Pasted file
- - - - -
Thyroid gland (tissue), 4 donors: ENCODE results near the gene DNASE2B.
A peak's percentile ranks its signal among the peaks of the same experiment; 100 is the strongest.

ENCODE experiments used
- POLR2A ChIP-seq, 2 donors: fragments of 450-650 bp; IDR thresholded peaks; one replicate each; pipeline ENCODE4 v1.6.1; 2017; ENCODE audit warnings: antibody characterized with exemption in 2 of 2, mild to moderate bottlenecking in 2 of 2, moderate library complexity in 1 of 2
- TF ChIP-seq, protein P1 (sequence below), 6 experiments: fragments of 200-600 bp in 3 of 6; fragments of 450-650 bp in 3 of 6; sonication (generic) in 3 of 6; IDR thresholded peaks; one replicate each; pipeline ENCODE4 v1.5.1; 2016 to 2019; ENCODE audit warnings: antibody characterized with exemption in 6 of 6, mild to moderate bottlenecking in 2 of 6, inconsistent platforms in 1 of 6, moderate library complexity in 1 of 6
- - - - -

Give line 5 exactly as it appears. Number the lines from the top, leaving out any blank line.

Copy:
- TF ChIP-seq, protein P1 (sequence below), 6 experiments: fragments of 200-600 bp in 3 of 6; fragments of 450-650 bp in 3 of 6; sonication (generic) in 3 of 6; IDR thresholded peaks; one replicate each; pipeline ENCODE4 v1.5.1; 2016 to 2019; ENCODE audit warnings: antibody characterized with exemption in 6 of 6, mild to moderate bottlenecking in 2 of 6, inconsistent platforms in 1 of 6, moderate library complexity in 1 of 6